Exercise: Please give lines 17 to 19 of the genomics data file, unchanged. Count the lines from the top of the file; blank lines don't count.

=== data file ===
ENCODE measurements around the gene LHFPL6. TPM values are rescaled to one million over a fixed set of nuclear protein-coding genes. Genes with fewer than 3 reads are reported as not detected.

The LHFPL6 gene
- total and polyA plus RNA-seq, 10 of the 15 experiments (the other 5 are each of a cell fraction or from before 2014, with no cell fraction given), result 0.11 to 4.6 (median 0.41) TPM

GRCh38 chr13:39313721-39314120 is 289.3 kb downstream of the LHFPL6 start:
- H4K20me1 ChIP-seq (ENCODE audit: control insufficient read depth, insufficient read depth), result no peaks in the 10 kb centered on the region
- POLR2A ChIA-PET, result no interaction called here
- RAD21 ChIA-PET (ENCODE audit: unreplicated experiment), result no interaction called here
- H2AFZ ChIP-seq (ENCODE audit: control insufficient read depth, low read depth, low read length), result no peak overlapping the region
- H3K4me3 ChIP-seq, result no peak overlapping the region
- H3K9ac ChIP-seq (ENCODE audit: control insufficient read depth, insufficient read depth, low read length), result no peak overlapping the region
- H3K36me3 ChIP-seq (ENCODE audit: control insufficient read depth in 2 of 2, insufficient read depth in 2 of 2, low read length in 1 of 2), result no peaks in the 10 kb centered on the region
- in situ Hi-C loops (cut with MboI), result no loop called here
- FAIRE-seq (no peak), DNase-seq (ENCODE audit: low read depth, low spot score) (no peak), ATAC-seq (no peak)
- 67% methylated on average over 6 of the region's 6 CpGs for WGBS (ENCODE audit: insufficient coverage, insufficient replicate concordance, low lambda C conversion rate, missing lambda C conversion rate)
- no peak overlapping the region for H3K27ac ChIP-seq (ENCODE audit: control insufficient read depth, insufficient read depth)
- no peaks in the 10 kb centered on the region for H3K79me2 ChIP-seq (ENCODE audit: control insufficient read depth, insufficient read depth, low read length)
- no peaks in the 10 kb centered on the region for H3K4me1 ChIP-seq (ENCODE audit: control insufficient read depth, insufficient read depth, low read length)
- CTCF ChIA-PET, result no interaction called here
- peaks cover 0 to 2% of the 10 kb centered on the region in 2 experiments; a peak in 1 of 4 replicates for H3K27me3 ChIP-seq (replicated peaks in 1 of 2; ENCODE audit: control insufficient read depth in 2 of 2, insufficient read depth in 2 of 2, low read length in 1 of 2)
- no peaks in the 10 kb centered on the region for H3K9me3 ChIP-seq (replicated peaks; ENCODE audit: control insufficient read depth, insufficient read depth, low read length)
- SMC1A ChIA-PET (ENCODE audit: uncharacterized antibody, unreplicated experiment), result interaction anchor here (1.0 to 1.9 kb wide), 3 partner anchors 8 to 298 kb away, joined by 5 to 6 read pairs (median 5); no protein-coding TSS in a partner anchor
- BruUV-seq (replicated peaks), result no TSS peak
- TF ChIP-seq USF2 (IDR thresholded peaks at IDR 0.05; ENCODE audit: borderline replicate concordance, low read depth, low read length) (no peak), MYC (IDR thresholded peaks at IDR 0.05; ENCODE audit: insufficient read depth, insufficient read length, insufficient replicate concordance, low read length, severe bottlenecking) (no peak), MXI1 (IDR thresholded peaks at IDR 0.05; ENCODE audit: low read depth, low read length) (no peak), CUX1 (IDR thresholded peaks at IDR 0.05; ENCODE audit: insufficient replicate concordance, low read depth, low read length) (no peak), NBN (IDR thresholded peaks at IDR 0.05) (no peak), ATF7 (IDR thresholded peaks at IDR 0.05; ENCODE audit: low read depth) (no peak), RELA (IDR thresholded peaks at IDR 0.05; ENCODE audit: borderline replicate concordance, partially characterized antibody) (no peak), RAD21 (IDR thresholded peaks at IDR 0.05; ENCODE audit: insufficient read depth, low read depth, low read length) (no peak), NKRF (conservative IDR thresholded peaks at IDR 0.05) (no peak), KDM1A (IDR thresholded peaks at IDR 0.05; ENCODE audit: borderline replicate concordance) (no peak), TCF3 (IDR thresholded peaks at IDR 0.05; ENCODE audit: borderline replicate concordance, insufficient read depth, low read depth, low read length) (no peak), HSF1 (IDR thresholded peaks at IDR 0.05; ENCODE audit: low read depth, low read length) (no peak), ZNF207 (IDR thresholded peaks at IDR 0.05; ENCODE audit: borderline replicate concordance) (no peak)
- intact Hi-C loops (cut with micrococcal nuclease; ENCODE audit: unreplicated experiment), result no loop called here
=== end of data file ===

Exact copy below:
- no peaks in the 10 kb centered on the region for H3K4me1 ChIP-seq (ENCODE audit: control insufficient read depth, insufficient read depth, low read length)
- CTCF ChIA-PET, result no interaction called here
- peaks cover 0 to 2% of the 10 kb centered on the region in 2 experiments; a peak in 1 of 4 replicates for H3K27me3 ChIP-seq (replicated peaks in 1 of 2; ENCODE audit: control insufficient read depth in 2 of 2, insufficient read depth in 2 of 2, low read length in 1 of 2)